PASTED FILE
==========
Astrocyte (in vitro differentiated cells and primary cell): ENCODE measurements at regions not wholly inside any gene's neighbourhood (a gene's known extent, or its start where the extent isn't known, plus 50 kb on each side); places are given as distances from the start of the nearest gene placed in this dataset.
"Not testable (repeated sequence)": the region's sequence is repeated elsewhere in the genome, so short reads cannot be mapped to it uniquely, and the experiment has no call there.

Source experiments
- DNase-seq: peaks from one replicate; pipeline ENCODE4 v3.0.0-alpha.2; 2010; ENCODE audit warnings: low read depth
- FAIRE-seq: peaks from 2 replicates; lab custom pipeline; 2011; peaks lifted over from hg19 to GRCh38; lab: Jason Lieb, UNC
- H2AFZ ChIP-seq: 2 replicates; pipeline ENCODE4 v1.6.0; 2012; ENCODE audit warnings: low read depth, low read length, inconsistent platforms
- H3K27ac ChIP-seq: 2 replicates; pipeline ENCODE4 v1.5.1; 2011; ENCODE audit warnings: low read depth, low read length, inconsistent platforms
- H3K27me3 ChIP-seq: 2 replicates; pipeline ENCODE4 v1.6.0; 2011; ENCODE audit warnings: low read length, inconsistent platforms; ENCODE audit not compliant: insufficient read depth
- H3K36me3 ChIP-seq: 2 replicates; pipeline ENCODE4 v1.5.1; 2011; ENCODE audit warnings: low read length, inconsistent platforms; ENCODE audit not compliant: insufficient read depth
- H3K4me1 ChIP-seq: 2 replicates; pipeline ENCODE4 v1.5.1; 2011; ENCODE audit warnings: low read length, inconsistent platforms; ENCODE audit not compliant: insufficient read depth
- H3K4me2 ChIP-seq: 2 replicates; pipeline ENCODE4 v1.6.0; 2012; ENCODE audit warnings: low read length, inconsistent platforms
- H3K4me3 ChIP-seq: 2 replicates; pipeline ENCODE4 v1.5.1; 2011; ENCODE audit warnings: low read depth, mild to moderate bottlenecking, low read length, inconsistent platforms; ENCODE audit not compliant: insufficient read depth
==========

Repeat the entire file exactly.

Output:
Astrocyte (in vitro differentiated cells and primary cell): ENCODE measurements at regions not wholly inside any gene's neighbourhood (a gene's known extent, or its start where the extent isn't known, plus 50 kb on each side); places are given as distances from the start of the nearest gene placed in this dataset.
"Not testable (repeated sequence)": the region's sequence is repeated elsewhere in the genome, so short reads cannot be mapped to it uniquely, and the experiment has no call there.

Source experiments
- DNase-seq: peaks from one replicate; pipeline ENCODE4 v3.0.0-alpha.2; 2010; ENCODE audit warnings: low read depth
- FAIRE-seq: peaks from 2 replicates; lab custom pipeline; 2011; peaks lifted over from hg19 to GRCh38; lab: Jason Lieb, UNC
- H2AFZ ChIP-seq: 2 replicates; pipeline ENCODE4 v1.6.0; 2012; ENCODE audit warnings: low read depth, low read length, inconsistent platforms
- H3K27ac ChIP-seq: 2 replicates; pipeline ENCODE4 v1.5.1; 2011; ENCODE audit warnings: low read depth, low read length, inconsistent platforms
- H3K27me3 ChIP-seq: 2 replicates; pipeline ENCODE4 v1.6.0; 2011; ENCODE audit warnings: low read length, inconsistent platforms; ENCODE audit not compliant: insufficient read depth
- H3K36me3 ChIP-seq: 2 replicates; pipeline ENCODE4 v1.5.1; 2011; ENCODE audit warnings: low read length, inconsistent platforms; ENCODE audit not compliant: insufficient read depth
- H3K4me1 ChIP-seq: 2 replicates; pipeline ENCODE4 v1.5.1; 2011; ENCODE audit warnings: low read length, inconsistent platforms; ENCODE audit not compliant: insufficient read depth
- H3K4me2 ChIP-seq: 2 replicates; pipeline ENCODE4 v1.6.0; 2012; ENCODE audit warnings: low read length, inconsistent platforms
- H3K4me3 ChIP-seq: 2 replicates; pipeline ENCODE4 v1.5.1; 2011; ENCODE audit warnings: low read depth, mild to moderate bottlenecking, low read length, inconsistent platforms; ENCODE audit not compliant: insufficient read depth